Why Use 8×10 Film in a Digital Age?

Cedar-Creek-Grist-Mill-8x1November 2009. It’s 2:00 AM. I’m on the Burnside Bridge in Portland, Oregon. I have my Deardorff set up to photograph the city and it’s picturesque waterfront. It’s cold. I’m alone very near a bad part of town. The occasional pedestrian trudges past. I hope none of them are gang bangers or thieves. One short and stout man, possibly in his late 20’s, strolls up, and stops. He looks like he’s in a gang. I’m a little scared. He looks me and my camera up and down, and asks, “Do they still make film for those?”

I was so relieved that he asked a question, instead of mugging me, that I didn’t give the sarcastic answer. I told him, “Yes.” I showed him a few film holders. Two more young men stopped to watch what I was doing. I went about my work, talking to them about the process of using an 8×10 view camera. They asked a few more questions that I don’t recall, then one asked, “Why?”

The answer was so simple: Because I’m driven to.

I’ve told this story to many people over the years. I was fascinated with photography at an early age, but I didn’t get my first real camera (a Minolta XG1 ) until I went to Germany in 1983 with the US Army. I had no idea what I was doing back then, and I didn’t get very many good pictures. Disappointed, I put the camera down for a decade until I moved to Oregon. Once here, I found the Columbia Gorge to be a wonderful subject. I set out to teach myself photography. I bought books and magazines, and learned about light and pro films.

A name began working its way into my consciousness: Ansel Adams. I looked into his photograph, “Clearing Winter Storm” and my world changed. I could make out the needles on the trees. The picture was so sharp and dramatic. I decided to learn how to do it the way that Adams did. I moved up to medium format, bought a Hasselblad, and learned how to shoot black and white. When I was ready, I bought my first large format camera: a Linhof Technica. The learning curve was fairly steep, yet I soon found its limitations to be too problematic. I wanted tilt and shift. I bought a Calumet 4×5 monorail camera, and started my collection of lenses.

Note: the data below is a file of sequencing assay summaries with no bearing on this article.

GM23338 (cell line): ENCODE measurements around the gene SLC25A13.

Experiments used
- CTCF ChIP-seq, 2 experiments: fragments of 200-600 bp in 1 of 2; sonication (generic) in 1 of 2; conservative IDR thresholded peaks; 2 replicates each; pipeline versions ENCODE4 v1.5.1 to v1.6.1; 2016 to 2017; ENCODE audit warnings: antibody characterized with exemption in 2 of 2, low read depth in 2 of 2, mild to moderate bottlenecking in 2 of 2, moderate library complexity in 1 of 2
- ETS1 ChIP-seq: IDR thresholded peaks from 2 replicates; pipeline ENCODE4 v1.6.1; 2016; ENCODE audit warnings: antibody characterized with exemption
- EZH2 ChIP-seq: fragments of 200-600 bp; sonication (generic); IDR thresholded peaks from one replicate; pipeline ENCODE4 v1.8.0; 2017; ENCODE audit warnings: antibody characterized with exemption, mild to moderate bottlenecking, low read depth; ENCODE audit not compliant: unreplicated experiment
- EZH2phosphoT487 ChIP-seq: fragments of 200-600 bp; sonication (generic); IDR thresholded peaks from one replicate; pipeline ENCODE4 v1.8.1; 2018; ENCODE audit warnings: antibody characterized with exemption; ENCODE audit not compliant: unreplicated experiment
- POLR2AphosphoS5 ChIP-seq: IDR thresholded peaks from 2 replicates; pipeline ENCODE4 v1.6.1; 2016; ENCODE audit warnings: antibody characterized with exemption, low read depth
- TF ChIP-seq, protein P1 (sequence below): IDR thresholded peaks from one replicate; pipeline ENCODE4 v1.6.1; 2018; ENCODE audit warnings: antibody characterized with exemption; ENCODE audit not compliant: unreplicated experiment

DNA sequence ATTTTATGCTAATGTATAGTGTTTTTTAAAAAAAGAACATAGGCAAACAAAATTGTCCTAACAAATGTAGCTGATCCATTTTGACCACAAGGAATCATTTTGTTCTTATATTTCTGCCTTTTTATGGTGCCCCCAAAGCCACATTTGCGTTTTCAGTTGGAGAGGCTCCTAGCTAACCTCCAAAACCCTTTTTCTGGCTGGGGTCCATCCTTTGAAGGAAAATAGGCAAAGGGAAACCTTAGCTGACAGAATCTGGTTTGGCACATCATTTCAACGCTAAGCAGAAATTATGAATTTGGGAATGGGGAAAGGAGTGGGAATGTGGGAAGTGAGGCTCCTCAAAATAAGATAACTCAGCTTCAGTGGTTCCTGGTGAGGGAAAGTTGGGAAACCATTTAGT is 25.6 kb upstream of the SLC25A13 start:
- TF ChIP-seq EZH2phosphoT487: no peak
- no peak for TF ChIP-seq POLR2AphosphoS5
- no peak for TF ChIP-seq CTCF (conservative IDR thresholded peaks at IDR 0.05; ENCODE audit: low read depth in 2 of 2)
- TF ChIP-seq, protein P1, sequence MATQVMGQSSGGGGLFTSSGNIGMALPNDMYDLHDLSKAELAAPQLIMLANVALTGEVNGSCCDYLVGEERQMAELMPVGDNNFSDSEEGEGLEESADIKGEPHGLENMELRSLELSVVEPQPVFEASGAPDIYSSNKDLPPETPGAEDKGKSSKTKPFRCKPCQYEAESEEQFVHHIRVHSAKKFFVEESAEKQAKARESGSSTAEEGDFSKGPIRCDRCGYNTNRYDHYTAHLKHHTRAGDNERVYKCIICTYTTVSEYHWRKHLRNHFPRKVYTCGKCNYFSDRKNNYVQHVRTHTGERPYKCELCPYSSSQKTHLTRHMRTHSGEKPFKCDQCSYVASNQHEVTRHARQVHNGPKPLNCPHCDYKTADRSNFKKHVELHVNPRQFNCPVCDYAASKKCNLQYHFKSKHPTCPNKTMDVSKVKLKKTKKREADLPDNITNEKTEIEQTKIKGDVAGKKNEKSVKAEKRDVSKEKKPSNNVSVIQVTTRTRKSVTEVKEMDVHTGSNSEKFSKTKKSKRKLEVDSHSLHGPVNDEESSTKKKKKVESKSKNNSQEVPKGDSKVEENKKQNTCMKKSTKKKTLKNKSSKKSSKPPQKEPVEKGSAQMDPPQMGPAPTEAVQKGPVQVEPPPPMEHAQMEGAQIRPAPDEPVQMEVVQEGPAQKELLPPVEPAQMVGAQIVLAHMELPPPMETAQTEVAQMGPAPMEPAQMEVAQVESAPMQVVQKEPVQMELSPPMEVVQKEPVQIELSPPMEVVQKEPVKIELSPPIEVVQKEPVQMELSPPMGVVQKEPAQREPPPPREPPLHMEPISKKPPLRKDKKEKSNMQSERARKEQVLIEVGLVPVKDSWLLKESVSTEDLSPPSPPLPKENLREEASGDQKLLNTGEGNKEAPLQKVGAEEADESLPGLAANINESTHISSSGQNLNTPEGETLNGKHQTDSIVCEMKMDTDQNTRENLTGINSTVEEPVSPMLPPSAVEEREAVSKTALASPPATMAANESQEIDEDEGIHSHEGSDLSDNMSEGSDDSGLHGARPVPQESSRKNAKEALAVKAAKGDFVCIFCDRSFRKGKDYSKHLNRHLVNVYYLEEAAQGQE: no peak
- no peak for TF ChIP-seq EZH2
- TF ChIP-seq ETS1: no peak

The next step was 8×10. I bought a clunky, old Calumet C-1. It turned out to be impossible to carry very far into the bush, so, when a Deardorff became available, I snatched it up, and haven’t looked back. 8×10 is the ultimate in sharpness. It’s not just the final image that matters. For the artist, it’s also the process used to get it.

Bonneville Dam at Sunset, October 2012

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This is from my new (very old) 5×7 Camera City View (by the Seneca Camera Co. of Rochester NY). The camera was made around 1906, but is on remarkably good shape. I will post a picture of the camera soon.

The film is Arista.edu 100.
The lens was a 180mm Caltar II.

The negative was stand developed in Agfa Rodinal 1:100 for 1 hour.

I took this picture on a Columbia Gorge trip with Gaia.  We had stopped at a few of the waterfalls, and ended our trip as the sun was setting at exit 41, just beyond the Bonneville Dam.  I had made an adapter lens board for the camera, and I wanted to see how light tight it was, so shooting directly into the sunset seemed like a good test.  One negative had a little flare on it, but I can’t yet attribute it to the lens board.  This negative turned out just fine.

The wind was blowing so hard that I had to pile equipment up around the tripod to keep it stable. I was left with the choice of whether to keep my shutter speed up, and accept some unwanted bokeh, or to attempt to get the entire image sharp, and add the risk of an entirely blurred negative. I split the difference. I opted for a little motion blur, and a little less Bokeh.

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